The 19th century is often depicted as a time of conflict between ever-widening knowledge and an obscurantist Christianity which fought this new knowledge all the way along the line. The truth was, in fact, more complex, and Scotland reflects it in this article in which he explores how the Victorian churches responded to scientific discovery and biblical criticism with either ‘immediate, enthusiastic acceptance’, or ‘open hostility’, or a ‘cautious but general’ willingness to accept some of their findings.

Christina A. Baxter, ‘Barth—A Truly Biblical theologian?’, Tyndale Bulletin 38, 1987.

Many evangelicals are suspicious of Barth and regard his work as unbiblical. In this Tyndale Historical Theology lecture, Baxter considers the question as to whether Barth was a biblical theologian. The conclusion she reaches is that Barth’s theology was truly biblical in intention since he was a theologian who was concerned ‘that not only the content of his dogmatics but also his method should be in accordance with scripture’, but that human error and fallibility meant that this intention was not always carried out in practice.

Norman H. Murdoch, ‘Evangelical Sources of Salvation Army Doctrine’, Evangelical Quarterly LIX No. 3, July 1987.

A fascinating article on a little-known subject which shows how Salvation Army doctrine was influenced by the nine-point statement of faith produced by the Evangelical Alliance in 1846, and the Wesleyan-Arminian ‘holiness’ teaching of the visiting American preachers Phoebe Palmer and Robert and Hannah Pearsall Smith, and how the broad statement of faith adopted by Booth’s Christian Mission in 1865 became a distinctively Wesleyan creed by 1876.

Robert R. Cook, ‘Soren Kierkegaard: Missionary to Christendom’, Evangelical Quarterly LIX No. 4, October 1987.

This article by Cook is intended to dispel evangelical ignorance about Kierkegaard and would make a good starting point for anyone wanting to find out about Kierkegaard and his teaching. Cook defends Kierkegaard against the charges that he was a mystic, a pelagian, or a fideist, and expounds Kierkegaard’s thought on mediocrity, individuality, detachment, subjectivity, fame and purity of heart.

John Conway, ‘How shall the Nations Repent? The Stuttgart Declaration of Guilt, October 1945’, The Journal of Ecclesiastical History 38 No. 4, October 1987.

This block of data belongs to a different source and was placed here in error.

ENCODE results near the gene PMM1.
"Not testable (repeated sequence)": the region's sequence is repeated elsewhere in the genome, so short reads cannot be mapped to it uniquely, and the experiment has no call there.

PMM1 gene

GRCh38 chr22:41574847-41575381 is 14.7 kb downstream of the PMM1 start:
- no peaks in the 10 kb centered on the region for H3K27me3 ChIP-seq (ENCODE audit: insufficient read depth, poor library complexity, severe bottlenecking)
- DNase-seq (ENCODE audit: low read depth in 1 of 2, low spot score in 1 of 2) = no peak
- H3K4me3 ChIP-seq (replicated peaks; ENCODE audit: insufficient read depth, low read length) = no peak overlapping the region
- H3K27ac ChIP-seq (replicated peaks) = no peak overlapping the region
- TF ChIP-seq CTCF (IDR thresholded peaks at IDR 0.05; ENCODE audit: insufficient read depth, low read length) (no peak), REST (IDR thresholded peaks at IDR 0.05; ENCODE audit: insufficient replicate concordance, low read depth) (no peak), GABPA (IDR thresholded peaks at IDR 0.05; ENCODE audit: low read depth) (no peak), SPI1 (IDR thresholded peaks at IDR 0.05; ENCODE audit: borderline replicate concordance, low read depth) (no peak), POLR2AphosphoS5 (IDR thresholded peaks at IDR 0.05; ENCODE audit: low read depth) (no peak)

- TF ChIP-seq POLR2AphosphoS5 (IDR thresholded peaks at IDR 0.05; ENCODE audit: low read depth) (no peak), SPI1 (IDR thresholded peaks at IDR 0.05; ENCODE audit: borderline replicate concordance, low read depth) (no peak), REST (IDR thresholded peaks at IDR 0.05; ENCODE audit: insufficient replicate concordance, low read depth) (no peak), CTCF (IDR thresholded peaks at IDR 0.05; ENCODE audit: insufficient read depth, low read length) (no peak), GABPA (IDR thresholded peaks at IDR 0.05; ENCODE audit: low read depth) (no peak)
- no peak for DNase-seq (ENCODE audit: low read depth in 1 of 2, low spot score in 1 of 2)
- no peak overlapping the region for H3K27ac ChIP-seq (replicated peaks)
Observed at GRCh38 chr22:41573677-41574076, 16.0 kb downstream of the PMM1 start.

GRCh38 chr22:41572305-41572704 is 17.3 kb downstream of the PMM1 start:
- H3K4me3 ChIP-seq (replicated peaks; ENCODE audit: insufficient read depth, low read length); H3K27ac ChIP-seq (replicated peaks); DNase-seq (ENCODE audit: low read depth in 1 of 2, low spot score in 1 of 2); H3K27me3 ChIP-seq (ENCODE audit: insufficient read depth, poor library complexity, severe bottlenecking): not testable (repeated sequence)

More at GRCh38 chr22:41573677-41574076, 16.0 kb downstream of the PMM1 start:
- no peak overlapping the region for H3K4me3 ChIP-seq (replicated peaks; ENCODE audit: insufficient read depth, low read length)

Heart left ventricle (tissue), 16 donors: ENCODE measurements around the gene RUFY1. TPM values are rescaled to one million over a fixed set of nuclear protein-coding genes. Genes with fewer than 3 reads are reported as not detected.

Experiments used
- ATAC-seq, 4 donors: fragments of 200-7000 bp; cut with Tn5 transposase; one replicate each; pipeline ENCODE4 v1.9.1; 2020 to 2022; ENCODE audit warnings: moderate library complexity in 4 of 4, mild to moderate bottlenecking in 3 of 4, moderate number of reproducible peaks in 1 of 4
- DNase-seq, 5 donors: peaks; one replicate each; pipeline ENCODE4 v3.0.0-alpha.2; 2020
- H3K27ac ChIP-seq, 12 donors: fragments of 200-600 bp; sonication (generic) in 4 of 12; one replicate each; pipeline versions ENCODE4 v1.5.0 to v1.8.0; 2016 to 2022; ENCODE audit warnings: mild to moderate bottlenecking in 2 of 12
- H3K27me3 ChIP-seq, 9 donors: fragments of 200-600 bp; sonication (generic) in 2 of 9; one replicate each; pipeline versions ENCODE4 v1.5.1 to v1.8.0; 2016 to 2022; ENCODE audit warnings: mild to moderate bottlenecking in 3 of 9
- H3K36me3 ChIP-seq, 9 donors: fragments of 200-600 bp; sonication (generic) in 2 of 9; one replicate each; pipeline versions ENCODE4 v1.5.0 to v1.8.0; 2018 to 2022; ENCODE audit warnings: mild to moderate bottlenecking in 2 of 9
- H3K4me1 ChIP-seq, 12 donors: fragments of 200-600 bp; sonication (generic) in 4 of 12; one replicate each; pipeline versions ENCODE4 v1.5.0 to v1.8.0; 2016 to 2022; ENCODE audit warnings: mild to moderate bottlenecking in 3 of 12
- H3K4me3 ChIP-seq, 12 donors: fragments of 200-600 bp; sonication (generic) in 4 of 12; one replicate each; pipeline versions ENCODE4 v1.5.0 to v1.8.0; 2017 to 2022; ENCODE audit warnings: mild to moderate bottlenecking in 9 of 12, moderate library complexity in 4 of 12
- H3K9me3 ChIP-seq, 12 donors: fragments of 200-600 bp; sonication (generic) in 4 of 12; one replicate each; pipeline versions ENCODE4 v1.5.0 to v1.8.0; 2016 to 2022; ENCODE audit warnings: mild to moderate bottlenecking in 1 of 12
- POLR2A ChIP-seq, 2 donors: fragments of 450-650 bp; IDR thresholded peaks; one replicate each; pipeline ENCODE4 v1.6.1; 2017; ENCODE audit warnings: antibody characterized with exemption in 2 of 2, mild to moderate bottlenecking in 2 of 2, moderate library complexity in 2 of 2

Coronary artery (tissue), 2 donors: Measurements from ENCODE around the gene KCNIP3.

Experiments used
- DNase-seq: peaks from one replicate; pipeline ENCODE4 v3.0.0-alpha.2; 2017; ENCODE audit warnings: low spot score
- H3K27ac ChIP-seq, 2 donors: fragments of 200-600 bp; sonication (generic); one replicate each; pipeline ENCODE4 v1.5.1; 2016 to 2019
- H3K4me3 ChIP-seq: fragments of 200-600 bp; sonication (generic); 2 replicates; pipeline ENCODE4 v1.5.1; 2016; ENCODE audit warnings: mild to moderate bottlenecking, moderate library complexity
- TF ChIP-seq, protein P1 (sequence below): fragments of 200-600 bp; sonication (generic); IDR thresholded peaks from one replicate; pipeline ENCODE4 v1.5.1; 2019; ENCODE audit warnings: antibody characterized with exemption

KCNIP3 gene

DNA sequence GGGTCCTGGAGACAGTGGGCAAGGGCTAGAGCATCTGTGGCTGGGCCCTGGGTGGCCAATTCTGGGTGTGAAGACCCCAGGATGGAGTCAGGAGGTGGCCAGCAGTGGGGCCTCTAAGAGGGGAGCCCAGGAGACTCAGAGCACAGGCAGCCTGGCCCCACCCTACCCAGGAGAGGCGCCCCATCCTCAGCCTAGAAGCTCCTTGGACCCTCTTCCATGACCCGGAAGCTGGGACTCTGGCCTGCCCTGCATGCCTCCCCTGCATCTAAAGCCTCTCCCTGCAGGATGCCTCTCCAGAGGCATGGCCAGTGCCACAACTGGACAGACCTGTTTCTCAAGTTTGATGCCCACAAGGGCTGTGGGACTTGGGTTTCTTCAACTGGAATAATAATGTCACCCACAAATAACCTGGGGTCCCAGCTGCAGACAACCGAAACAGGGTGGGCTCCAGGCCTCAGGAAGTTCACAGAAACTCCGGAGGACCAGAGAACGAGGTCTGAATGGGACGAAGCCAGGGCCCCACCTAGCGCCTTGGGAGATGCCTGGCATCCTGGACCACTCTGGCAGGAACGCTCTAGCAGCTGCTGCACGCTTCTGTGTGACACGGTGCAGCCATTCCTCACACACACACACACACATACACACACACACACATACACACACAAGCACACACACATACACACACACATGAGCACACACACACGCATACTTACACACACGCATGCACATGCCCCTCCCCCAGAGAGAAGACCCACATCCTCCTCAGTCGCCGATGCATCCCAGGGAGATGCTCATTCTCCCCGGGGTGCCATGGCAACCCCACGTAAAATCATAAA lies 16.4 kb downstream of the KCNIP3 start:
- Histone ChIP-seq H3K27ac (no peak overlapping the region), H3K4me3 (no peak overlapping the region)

In October 1945 the council of the Protestant Church in Germany produced a ‘public acknowledgement of responsibility and guilt’ for their inadequate response to Nazism. Conway looks at the background, weaknesses and significance of this ‘Stuttgart Declaration’ in an article which is worth pondering by anyone who is interested in the political responsibility of the church (and that should be everyone!), and which provokes thought about what God might be asking the church to repent of today.

Samuel T. Logan, ‘Where have all the tulips gone?’, Westminster Theological Journal L No. 1, Spring 1988.

Despite the title, this is not an article which has escaped from Gardeners’ World! It is in fact an examination of the decline of orthodox Calvinism in New England between 1630 and 1776, due to the desire for human freedom being given higher priority than zeal for God’s glory and the holiness of his people. An article which is worth looking at for the questions it raises about whether Calvinism and modern notions of political liberty and human autonomy are compatible. Does an emphasis on the sovereignty of God necessarily mean a devaluation of human freedom?

Arthur Bennett, ‘Charles Simeon: Prince of Evangelicals’, Churchman 102 No. 2, 1988.

Charles Simeon provided a role model for generations of evangelical Anglican clergy and this article by Bennett provides a good introduction to why this was the case. An article which can be recommended to anyone who wants a clear and concise summary of Simeon’s life and thought.

Mark A. Noll, ‘Revival, Enlightenment, civic humanism and the development of dogma: Scotland and America, 1735–1843’, Tyndale Bulletin 40, 1989.

In an article which complements the one by Logan mentioned above, Noll examines the reasons why American theology moved away from Calvinism during the period with which he is concerned, while in Scotland Calvinism remained dominant, He also adds a ‘homily’ explaining how the history he has outlined indicates that secularization needs to be resisted on an institutional and existential level, as well as on a theological level, and that non-theological factors have to be taken into account when looking at the development of dogma. A brilliant article which should interest those who want to know about Scottish and American church history, how theology can avoid being controlled by non-theological factors, or how to study the way in which doctrine develops.

Martin Davie